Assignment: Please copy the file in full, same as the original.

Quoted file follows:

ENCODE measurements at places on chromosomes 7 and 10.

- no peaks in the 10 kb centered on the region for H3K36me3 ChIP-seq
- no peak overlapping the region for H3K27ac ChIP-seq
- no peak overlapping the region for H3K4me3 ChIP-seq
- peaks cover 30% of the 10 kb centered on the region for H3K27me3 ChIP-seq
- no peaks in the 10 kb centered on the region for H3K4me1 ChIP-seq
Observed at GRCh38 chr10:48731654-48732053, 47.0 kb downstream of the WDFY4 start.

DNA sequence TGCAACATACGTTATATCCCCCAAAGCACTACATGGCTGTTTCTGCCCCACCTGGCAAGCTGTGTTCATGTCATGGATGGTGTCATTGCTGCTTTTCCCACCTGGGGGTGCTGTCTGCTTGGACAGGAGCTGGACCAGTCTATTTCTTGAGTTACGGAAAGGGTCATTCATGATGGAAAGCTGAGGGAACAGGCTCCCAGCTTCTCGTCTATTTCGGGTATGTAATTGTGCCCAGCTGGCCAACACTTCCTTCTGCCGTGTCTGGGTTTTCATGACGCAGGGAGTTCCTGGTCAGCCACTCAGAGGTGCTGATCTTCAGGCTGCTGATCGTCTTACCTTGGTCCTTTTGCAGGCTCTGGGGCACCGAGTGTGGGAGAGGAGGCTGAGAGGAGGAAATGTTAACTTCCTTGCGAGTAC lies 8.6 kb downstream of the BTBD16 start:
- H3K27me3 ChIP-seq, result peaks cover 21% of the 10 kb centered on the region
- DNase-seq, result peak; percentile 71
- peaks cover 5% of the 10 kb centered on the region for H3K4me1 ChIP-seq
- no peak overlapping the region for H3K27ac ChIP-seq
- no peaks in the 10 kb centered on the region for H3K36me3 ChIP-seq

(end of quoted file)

ENCODE measurements at places on chromosomes 7 and 10.

- no peaks in the 10 kb centered on the region for H3K36me3 ChIP-seq
- no peak overlapping the region for H3K27ac ChIP-seq
- no peak overlapping the region for H3K4me3 ChIP-seq
- peaks cover 30% of the 10 kb centered on the region for H3K27me3 ChIP-seq
- no peaks in the 10 kb centered on the region for H3K4me1 ChIP-seq
Observed at GRCh38 chr10:48731654-48732053, 47.0 kb downstream of the WDFY4 start.

DNA sequence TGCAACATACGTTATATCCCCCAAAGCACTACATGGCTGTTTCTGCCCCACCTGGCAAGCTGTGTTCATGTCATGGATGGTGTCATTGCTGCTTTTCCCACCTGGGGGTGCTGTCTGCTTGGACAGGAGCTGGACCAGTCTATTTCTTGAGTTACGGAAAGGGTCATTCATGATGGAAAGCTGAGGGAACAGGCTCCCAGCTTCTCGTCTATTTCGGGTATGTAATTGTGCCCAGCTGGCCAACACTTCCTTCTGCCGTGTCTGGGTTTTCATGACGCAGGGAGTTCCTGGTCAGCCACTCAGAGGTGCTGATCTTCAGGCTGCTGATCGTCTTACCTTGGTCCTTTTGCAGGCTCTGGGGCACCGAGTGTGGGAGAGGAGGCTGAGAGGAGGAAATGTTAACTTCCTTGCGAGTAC lies 8.6 kb downstream of the BTBD16 start:
- H3K27me3 ChIP-seq, result peaks cover 21% of the 10 kb centered on the region
- DNase-seq, result peak; percentile 71
- peaks cover 5% of the 10 kb centered on the region for H3K4me1 ChIP-seq
- no peak overlapping the region for H3K27ac ChIP-seq
- no peaks in the 10 kb centered on the region for H3K36me3 ChIP-seq